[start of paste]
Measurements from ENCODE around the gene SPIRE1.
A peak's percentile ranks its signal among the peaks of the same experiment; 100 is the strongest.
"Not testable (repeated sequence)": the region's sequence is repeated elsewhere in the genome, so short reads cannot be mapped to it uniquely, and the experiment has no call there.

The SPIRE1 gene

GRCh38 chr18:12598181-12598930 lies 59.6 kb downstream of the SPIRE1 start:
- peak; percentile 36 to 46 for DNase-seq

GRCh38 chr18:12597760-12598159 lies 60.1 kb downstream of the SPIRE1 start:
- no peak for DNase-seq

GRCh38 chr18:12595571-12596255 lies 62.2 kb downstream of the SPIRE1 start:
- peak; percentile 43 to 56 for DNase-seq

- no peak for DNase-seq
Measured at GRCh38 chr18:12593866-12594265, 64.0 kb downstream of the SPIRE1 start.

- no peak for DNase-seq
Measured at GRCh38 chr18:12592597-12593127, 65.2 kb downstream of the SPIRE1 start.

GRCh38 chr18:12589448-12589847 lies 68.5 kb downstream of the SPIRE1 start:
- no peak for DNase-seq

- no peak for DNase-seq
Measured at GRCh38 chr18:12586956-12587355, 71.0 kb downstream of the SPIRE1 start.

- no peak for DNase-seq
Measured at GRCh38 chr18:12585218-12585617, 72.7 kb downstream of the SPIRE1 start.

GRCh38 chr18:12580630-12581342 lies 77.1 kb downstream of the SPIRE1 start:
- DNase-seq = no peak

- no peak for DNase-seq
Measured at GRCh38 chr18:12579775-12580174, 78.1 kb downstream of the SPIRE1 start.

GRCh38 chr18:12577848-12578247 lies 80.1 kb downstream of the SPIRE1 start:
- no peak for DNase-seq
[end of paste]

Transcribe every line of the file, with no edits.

Measurements from ENCODE around the gene SPIRE1.
A peak's percentile ranks its signal among the peaks of the same experiment; 100 is the strongest.
"Not testable (repeated sequence)": the region's sequence is repeated elsewhere in the genome, so short reads cannot be mapped to it uniquely, and the experiment has no call there.

The SPIRE1 gene

GRCh38 chr18:12598181-12598930 lies 59.6 kb downstream of the SPIRE1 start:
- peak; percentile 36 to 46 for DNase-seq

GRCh38 chr18:12597760-12598159 lies 60.1 kb downstream of the SPIRE1 start:
- no peak for DNase-seq

GRCh38 chr18:12595571-12596255 lies 62.2 kb downstream of the SPIRE1 start:
- peak; percentile 43 to 56 for DNase-seq

- no peak for DNase-seq
Measured at GRCh38 chr18:12593866-12594265, 64.0 kb downstream of the SPIRE1 start.

- no peak for DNase-seq
Measured at GRCh38 chr18:12592597-12593127, 65.2 kb downstream of the SPIRE1 start.

GRCh38 chr18:12589448-12589847 lies 68.5 kb downstream of the SPIRE1 start:
- no peak for DNase-seq

- no peak for DNase-seq
Measured at GRCh38 chr18:12586956-12587355, 71.0 kb downstream of the SPIRE1 start.

- no peak for DNase-seq
Measured at GRCh38 chr18:12585218-12585617, 72.7 kb downstream of the SPIRE1 start.

GRCh38 chr18:12580630-12581342 lies 77.1 kb downstream of the SPIRE1 start:
- DNase-seq = no peak

- no peak for DNase-seq
Measured at GRCh38 chr18:12579775-12580174, 78.1 kb downstream of the SPIRE1 start.

GRCh38 chr18:12577848-12578247 lies 80.1 kb downstream of the SPIRE1 start:
- no peak for DNase-seq